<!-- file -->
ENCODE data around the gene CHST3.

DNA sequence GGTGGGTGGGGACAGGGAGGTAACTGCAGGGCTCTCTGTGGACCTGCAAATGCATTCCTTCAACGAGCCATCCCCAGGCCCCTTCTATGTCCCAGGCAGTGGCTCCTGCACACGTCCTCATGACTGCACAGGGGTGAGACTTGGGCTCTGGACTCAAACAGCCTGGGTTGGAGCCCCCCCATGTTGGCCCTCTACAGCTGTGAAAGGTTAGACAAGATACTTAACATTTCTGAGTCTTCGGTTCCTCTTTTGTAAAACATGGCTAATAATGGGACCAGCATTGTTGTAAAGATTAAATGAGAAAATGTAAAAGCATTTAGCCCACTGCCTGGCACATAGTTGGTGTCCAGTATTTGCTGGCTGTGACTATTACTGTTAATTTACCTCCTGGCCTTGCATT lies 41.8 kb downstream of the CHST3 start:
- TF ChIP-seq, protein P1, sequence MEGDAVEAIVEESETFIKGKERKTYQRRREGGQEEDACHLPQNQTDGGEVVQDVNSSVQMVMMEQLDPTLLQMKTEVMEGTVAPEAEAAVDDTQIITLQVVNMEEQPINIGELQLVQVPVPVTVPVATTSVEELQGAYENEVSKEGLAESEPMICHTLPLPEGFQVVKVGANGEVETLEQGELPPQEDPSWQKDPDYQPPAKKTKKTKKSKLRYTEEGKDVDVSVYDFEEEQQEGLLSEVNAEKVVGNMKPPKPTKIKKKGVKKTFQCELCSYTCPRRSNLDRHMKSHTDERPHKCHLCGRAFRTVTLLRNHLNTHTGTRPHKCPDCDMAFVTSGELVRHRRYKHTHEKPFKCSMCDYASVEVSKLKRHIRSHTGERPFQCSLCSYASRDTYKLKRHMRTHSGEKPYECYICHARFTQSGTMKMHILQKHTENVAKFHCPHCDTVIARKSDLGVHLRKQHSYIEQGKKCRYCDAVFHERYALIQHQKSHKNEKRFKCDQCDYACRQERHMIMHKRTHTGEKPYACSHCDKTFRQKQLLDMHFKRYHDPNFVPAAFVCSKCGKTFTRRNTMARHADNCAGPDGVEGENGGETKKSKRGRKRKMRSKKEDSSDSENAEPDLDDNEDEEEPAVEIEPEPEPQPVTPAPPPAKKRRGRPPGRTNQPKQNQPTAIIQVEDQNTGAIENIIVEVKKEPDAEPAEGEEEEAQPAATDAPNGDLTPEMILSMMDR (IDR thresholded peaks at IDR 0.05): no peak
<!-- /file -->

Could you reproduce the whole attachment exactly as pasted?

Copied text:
ENCODE data around the gene CHST3.

DNA sequence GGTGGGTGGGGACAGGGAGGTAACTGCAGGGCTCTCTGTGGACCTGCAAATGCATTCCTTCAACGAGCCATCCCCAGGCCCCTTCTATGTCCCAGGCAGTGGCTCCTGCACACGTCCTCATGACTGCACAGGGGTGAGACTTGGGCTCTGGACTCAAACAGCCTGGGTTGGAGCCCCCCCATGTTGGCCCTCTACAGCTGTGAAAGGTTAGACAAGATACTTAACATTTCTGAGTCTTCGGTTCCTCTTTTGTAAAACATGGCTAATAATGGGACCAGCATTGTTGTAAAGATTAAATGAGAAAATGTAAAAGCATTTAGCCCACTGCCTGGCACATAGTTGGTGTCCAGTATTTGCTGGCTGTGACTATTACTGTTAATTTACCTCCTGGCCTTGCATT lies 41.8 kb downstream of the CHST3 start:
- TF ChIP-seq, protein P1, sequence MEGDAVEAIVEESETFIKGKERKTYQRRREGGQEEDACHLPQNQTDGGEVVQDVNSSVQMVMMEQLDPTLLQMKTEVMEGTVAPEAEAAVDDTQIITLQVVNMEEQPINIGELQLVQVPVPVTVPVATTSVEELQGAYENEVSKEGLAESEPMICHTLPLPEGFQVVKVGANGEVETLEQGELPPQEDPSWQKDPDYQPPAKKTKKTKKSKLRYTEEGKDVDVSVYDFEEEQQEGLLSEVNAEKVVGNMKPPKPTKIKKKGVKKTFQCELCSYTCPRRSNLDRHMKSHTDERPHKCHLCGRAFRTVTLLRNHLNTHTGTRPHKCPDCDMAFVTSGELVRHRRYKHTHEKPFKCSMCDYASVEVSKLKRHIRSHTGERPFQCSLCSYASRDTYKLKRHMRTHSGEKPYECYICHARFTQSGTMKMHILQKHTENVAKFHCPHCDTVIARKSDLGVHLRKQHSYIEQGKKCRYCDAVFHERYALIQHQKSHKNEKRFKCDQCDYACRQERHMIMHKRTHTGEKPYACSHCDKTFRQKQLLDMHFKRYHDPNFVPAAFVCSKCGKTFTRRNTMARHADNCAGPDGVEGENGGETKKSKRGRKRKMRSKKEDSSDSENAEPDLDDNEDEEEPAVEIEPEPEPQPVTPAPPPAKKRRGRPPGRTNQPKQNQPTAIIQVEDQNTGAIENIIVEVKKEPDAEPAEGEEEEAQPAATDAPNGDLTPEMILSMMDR (IDR thresholded peaks at IDR 0.05): no peak